US Bank Spearheading Personal Finance Education Efforts

From reading, writing, and arithmetic to political science, microbiology, and theoretical physics -- no matter how hard or for how long they study, it remains commonplace for America's young people to enter the real world without a basic understanding of personal finance. According to the results of the 2017 Student Financial Literacy Study conducted by US Bank (, students expressed more concerns about personal finance upon graduation than they did when they first entered college. From its US Bank online service to the mentorship programs offered at its US Bank locations, US Bank and other financial institutions are leading the charge in the effort to educate America's youth when it comes to personal finance.

Students Remain Susceptible to Economic Myths

According to the survey, most American young people demonstrate some degree of financial illiteracy. A majority (55%) of those surveyed believed that their credit score was determined or influenced by the amount of money in their bank accounts. Disparities exist across cultural and gender divides, with 84% of white students claiming to know what a credit score is, compared with only 77% of African-American students, 75% of Hispanic students, and 68% of Asian-American students. Women are more likely than men to understand the significance of a credit score.

Although most students say that they are likely to turn to their parents for financial advice, the trend is for young people to seek out personal finance information online. For that reason, it is becoming vital for financial institutions to fill in the information gap that has been left behind by educational institutions that do not teach personal finance.

Why Does Financial Literacy Matter?

Financial literacy is necessary in order to make responsible financial decisions. We can think of financial literacy as a basic familiarity with the rules of the game. If an athlete doesn't know the rules of his or her sport, it is unlikely that he or she will become a successful athlete. In the same way, a student with only a flimsy grasp of the terminology, techniques, and technology behind modern personal finance is likely to struggle as they transition from the college campus to the real world.

For many students, their first exposure to financial matters comes in the form of student loans. The average Class of 2016 graduate left college with $37,172 in student loan debt. Because our graduates are taking on a financial burden right out of the gate, it is vital for them to understand financial liability and its consequences.

Though I graduated from college in 2005, financial literacy came to me relatively late in life. In fact, I needed to actually work at a bank before the pieces of the financial puzzle began to fall into place. As a customer service representative at US Bank (, I assisted customers with their US Bank online accounts, and put them in touch with representatives at US Bank locations from coast to coast. By undergoing two months of training and by assisting clients with financial problems of their own, I began to see how my sense of fiscal responsibility (or lack thereof) was affecting my own life.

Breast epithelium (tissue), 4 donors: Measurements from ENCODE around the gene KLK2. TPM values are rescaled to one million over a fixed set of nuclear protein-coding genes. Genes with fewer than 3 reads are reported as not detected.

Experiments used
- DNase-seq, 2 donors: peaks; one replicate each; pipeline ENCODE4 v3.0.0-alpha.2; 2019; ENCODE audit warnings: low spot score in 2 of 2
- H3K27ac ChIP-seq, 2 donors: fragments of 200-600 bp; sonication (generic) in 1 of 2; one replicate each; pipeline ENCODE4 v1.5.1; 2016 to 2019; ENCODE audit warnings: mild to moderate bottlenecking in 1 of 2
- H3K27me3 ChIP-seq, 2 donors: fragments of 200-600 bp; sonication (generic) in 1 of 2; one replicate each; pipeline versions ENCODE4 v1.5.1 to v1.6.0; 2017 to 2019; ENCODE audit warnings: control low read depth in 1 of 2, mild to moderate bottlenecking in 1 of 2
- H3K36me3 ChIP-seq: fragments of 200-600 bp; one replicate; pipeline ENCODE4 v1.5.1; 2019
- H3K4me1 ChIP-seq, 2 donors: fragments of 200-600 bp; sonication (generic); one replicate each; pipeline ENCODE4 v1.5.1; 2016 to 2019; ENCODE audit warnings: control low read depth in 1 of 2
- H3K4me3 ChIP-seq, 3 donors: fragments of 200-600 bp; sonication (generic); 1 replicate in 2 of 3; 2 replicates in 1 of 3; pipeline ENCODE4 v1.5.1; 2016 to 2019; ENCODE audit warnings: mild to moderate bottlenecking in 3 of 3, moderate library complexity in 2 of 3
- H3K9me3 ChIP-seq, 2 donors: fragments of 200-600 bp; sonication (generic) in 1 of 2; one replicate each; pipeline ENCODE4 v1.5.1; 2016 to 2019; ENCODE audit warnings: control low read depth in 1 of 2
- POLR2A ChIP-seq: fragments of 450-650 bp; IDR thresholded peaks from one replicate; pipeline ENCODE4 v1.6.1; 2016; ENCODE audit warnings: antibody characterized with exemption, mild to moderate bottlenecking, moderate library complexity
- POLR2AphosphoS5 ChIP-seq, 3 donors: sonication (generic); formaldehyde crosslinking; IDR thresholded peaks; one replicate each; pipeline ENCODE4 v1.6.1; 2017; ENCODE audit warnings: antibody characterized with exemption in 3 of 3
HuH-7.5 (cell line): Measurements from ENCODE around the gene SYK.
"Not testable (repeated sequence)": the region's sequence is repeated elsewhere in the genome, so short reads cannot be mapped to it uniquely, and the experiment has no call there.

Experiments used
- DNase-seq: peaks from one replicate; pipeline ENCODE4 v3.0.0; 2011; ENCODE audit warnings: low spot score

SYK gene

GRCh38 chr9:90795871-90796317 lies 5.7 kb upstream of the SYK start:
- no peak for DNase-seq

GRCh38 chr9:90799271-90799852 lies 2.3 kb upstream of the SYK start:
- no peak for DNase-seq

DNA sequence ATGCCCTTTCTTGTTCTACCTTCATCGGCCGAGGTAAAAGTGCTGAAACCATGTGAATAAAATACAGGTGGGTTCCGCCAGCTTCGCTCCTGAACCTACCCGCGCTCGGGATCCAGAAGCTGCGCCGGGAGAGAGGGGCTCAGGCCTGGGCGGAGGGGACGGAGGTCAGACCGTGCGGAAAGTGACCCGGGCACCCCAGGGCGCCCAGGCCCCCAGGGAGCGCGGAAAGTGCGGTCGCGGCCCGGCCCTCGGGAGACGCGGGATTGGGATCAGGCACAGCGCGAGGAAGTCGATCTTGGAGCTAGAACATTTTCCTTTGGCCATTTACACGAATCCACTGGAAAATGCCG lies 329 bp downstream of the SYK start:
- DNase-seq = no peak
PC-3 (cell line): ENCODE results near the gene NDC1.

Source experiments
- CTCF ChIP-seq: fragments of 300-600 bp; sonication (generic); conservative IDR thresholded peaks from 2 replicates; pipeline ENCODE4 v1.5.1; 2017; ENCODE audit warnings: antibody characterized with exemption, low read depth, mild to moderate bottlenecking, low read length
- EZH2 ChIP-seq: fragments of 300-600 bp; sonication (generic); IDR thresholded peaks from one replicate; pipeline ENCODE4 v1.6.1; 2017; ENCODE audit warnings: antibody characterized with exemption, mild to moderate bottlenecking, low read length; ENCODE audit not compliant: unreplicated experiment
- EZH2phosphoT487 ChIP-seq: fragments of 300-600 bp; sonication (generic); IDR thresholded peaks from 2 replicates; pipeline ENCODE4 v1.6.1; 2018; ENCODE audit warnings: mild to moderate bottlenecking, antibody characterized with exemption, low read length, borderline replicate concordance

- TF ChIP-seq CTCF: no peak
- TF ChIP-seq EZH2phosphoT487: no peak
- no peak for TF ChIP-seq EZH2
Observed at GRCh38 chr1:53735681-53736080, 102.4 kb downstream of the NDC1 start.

Especially if you grow up in an economically stable situation, it can be easy to overlook the very real dangers that come with reckless expenditure and credit card debt. Many college graduates are managing their own finances for the very first time, and because they already owe thousands of dollars to student loan corporations, they often have to learn financial skills on the fly.

Honoring Our Financially Savvy Youth

In order to draw attention to the importance of financial education, US Bank ( has created the US Bank Financial Genius 2017 Scholarship. Students can apply for the scholarship by completing financial education tutorials via the US Bank online service. Participating students are entered in a sweepstakes to win scholarships of $20,000, $10,000, or $5,000. Needless to say, these scholarship funds will be tremendously helpful for at least three college students, but the awareness being drawn to this vital social issue is the real service that US Bank is providing.

US Bank understands that when our young people succeed financially, society as a whole stands to benefit. By reaching out to America's youth, US Bank is seeking to create a culture of fiscal responsibility that will lead to a generation of financially mature adults. Fiscally responsible parents tend to raise fiscally responsible children. In this sense, US Bank is investing in our future. From its US Bank online service (accessible via, to the helpful financial professionals at each of its US Bank locations, US Bank is making a concerted effort to use its might and its reach as a financial institution to create a more financially prudent population.